We’re All Vain Here, But
I think it’s safe to say that no matter where or how you grew up, we’re always worried about our looks. From primping and prepping to looking fly in the latest fashion, we’re always want to look our best. Right now, in America, the Kardashian contour, tan skinned, and the pouty lip look is all the rage: unleashing our inner-diva is a must. Our uniqueness in our looks are embraced and emphasized. However, the beauty trend in Asia is quite different. There is a uniformed beauty ideal in Asia that commands being fresh-faced and looking naturally beautiful. It is a look that consists of double eyelid doe eyes, straight eyebrows, and bright colored, gradient lips. But the most important beauty staple in Asia is flawless, milky-white skin.
I know, I know, you’re all say: but skincare is important everywhere else too! But trust me when I say that Asians take skincare to the next level. While Americans generally have a skincare routine of cleanser, exfoliation, toner, and moisturizer, the Asian skin regimen is more rigorous. Introducing the ten-step skin regimen chronologically consisting of oil cleanser, foam cleanser, non-scrub exfoliator, toner, facial masque, essences, serum, emulsions, eye cream, and then sleep masque. While my American brain initially thought this skincare regimen was a tad excessive, I’ve adopted this ten-step skin regimen into my nightly routines and my skin has never felt, or look better! As my mother always say, “Nurture and Preserve!”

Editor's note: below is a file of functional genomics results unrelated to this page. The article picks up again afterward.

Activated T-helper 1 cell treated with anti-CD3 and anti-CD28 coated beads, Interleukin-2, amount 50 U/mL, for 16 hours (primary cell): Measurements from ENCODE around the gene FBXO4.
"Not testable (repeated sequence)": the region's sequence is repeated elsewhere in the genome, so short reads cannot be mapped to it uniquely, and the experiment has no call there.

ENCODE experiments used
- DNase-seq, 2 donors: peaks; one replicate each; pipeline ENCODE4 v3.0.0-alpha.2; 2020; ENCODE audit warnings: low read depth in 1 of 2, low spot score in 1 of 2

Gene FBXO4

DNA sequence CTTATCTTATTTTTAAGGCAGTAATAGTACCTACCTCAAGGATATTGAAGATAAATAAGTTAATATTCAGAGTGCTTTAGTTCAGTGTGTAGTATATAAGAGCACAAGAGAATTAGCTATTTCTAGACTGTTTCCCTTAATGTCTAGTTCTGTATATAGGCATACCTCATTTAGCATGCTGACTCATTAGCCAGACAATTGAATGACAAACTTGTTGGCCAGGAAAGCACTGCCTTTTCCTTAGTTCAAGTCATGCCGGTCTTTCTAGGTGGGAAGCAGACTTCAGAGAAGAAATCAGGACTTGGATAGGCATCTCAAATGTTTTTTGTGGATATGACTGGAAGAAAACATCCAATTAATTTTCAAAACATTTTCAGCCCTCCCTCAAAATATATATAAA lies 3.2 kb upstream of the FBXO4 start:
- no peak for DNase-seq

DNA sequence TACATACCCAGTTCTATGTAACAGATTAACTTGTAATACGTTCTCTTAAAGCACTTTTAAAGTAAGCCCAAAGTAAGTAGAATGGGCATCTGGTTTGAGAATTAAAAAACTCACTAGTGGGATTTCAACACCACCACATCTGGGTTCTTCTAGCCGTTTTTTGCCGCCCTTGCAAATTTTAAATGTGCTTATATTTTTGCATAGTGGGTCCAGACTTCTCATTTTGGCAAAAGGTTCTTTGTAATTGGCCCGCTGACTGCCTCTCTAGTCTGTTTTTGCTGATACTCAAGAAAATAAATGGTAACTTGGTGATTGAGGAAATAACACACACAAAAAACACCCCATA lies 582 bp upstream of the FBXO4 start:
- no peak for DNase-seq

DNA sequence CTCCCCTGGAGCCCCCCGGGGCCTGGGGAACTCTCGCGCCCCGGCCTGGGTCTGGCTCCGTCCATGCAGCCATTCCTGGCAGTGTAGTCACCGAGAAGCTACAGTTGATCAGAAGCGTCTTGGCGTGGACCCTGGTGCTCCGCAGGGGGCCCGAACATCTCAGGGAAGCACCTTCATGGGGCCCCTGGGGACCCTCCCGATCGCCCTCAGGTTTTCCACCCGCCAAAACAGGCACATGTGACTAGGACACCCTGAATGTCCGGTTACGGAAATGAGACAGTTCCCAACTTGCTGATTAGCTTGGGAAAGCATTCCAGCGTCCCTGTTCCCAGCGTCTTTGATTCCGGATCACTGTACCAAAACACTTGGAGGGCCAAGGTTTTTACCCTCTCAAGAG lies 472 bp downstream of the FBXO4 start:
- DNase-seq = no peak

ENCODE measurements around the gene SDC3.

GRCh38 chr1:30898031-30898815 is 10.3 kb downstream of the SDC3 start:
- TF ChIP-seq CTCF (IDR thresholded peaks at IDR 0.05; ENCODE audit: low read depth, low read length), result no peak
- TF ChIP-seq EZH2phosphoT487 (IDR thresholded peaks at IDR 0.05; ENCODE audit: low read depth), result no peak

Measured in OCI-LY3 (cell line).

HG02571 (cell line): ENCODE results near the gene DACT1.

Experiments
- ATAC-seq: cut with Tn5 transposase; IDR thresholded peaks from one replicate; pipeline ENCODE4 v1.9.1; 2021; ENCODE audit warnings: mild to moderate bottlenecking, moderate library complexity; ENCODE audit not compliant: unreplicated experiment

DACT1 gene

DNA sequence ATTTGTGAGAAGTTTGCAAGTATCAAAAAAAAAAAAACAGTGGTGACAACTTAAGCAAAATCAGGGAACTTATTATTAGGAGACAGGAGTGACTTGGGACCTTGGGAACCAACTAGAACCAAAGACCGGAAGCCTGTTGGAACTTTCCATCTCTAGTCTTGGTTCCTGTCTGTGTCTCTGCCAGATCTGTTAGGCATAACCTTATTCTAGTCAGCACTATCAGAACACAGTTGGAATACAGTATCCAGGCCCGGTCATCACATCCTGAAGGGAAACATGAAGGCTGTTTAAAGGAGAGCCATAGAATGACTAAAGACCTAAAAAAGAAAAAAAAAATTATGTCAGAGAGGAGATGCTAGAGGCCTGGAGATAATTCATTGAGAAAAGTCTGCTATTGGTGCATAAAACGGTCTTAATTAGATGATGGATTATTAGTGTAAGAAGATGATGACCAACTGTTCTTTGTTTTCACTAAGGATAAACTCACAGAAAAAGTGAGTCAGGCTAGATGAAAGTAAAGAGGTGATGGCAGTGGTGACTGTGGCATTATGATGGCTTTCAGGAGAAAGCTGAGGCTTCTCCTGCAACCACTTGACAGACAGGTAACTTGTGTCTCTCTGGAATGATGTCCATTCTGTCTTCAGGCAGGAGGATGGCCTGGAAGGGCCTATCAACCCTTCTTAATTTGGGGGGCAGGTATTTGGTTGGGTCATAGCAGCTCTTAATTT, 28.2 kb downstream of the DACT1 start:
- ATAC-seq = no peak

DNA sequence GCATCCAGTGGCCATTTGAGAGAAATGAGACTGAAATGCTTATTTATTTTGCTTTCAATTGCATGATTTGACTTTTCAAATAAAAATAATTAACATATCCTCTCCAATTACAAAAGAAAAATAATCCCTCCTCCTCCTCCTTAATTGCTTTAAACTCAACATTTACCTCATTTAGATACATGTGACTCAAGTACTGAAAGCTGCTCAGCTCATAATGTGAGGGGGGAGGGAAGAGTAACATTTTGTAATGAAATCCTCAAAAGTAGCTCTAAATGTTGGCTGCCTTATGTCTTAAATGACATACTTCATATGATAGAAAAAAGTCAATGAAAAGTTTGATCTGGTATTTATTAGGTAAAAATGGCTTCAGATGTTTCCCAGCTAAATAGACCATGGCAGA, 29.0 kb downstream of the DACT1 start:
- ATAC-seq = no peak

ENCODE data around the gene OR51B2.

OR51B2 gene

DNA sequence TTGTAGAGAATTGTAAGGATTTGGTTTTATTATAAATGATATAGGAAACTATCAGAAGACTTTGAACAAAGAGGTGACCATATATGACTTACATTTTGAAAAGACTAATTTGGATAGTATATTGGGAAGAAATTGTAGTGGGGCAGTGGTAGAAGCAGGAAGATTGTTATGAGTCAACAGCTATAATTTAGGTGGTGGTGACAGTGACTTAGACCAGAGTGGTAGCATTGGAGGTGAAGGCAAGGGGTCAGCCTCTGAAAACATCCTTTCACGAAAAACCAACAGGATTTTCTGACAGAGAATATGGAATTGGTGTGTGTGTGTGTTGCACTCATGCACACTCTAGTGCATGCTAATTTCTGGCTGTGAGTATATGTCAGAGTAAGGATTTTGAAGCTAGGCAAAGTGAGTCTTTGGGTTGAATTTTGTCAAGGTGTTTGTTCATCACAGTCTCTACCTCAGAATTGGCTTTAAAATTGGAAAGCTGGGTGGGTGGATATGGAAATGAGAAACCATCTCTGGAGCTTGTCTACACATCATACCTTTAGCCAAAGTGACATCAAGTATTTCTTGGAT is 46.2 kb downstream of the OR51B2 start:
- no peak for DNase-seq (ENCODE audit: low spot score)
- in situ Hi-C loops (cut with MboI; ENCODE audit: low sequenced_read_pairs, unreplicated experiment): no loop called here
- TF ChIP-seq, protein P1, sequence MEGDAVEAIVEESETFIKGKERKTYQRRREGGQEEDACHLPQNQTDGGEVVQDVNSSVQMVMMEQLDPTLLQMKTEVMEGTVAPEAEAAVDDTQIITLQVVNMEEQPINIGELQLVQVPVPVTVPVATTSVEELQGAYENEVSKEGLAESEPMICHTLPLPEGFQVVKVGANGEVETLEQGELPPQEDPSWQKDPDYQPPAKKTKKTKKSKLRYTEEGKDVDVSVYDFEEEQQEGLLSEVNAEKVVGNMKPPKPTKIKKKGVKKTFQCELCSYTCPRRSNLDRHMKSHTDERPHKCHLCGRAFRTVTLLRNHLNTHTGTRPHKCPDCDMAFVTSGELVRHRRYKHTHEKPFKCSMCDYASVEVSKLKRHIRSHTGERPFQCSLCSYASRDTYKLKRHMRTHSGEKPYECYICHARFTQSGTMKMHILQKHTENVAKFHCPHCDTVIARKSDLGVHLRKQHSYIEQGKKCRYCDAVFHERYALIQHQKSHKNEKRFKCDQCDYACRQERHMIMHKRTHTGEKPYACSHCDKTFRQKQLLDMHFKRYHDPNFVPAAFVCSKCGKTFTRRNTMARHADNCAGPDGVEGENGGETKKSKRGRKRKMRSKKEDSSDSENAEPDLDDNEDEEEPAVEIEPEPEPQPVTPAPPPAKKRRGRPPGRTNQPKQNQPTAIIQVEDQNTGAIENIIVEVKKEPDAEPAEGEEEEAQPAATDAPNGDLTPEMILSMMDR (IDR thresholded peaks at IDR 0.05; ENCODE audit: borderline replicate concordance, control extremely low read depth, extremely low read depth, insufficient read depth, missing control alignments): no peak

While this intense skincare regimen is an innocent pursuit of beauty, there is a less innocent beauty enhancement that has become normalized in Asian societies: cosmetic surgery. Maybe it’s because I grew up in the Midwest or that my parents are conservative thinkers, but it’s mindboggling to me to see how normalized cosmetic surgery is in Asian societies. Double eyelid surgery or rhinoplasty is considered to be a normal high school graduation gift. This type of mentality is not just limited to Asian societies, but it also influences Asian Americans as well. One of my high school friends went to South Korea after our high school graduation to get her eyelids, nose, and chin surgically enhanced. While I initially gave weight-loss the credit for her new looks, it wasn’t until a mutual friend spilled the beans that I started to notice the small, but drastic changes in her face. Another friend: her mother refused to pay for her college tuition, but was willing to pay for cosmetic surgeries. While I won’t lie that those who pursue surgical enhancements do end up looking prettier, I can’t help but wonder: whatever happened to beauty is only skin deep or is it needle deep now?
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"ABC is Me" is a blog written from the perspective of an Asian American, a "Model Minority" juggling between two unique backgrounds (Asian and American). It documents a personal struggle of wanting to fit in with the American norm, but also keeping in touch with author's ethnic roots.